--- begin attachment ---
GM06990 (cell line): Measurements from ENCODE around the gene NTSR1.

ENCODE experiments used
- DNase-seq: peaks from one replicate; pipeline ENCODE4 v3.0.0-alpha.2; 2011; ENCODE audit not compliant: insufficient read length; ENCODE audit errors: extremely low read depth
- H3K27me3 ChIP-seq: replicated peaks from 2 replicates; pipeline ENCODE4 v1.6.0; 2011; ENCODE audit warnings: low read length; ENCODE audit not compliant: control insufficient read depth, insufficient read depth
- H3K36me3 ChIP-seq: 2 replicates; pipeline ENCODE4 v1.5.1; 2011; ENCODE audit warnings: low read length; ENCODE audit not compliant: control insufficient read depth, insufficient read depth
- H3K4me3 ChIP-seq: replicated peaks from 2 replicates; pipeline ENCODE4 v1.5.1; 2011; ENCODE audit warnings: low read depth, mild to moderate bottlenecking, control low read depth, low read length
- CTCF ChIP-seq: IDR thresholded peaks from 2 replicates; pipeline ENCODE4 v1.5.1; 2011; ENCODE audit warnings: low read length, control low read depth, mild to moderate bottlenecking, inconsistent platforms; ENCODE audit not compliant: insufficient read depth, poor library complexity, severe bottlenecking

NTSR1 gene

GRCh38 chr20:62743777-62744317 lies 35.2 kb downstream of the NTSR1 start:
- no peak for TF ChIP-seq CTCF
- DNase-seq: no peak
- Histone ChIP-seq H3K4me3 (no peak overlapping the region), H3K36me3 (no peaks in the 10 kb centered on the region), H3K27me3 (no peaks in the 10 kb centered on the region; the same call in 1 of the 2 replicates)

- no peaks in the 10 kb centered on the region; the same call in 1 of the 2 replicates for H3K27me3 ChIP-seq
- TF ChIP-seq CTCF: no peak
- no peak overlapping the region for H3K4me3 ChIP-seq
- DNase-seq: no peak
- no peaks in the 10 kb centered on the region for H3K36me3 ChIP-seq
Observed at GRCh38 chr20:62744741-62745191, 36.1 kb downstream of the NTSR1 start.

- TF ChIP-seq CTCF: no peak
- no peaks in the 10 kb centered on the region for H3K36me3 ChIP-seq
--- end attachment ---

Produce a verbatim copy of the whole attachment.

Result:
GM06990 (cell line): Measurements from ENCODE around the gene NTSR1.

ENCODE experiments used
- DNase-seq: peaks from one replicate; pipeline ENCODE4 v3.0.0-alpha.2; 2011; ENCODE audit not compliant: insufficient read length; ENCODE audit errors: extremely low read depth
- H3K27me3 ChIP-seq: replicated peaks from 2 replicates; pipeline ENCODE4 v1.6.0; 2011; ENCODE audit warnings: low read length; ENCODE audit not compliant: control insufficient read depth, insufficient read depth
- H3K36me3 ChIP-seq: 2 replicates; pipeline ENCODE4 v1.5.1; 2011; ENCODE audit warnings: low read length; ENCODE audit not compliant: control insufficient read depth, insufficient read depth
- H3K4me3 ChIP-seq: replicated peaks from 2 replicates; pipeline ENCODE4 v1.5.1; 2011; ENCODE audit warnings: low read depth, mild to moderate bottlenecking, control low read depth, low read length
- CTCF ChIP-seq: IDR thresholded peaks from 2 replicates; pipeline ENCODE4 v1.5.1; 2011; ENCODE audit warnings: low read length, control low read depth, mild to moderate bottlenecking, inconsistent platforms; ENCODE audit not compliant: insufficient read depth, poor library complexity, severe bottlenecking

NTSR1 gene

GRCh38 chr20:62743777-62744317 lies 35.2 kb downstream of the NTSR1 start:
- no peak for TF ChIP-seq CTCF
- DNase-seq: no peak
- Histone ChIP-seq H3K4me3 (no peak overlapping the region), H3K36me3 (no peaks in the 10 kb centered on the region), H3K27me3 (no peaks in the 10 kb centered on the region; the same call in 1 of the 2 replicates)

- no peaks in the 10 kb centered on the region; the same call in 1 of the 2 replicates for H3K27me3 ChIP-seq
- TF ChIP-seq CTCF: no peak
- no peak overlapping the region for H3K4me3 ChIP-seq
- DNase-seq: no peak
- no peaks in the 10 kb centered on the region for H3K36me3 ChIP-seq
Observed at GRCh38 chr20:62744741-62745191, 36.1 kb downstream of the NTSR1 start.

- TF ChIP-seq CTCF: no peak
- no peaks in the 10 kb centered on the region for H3K36me3 ChIP-seq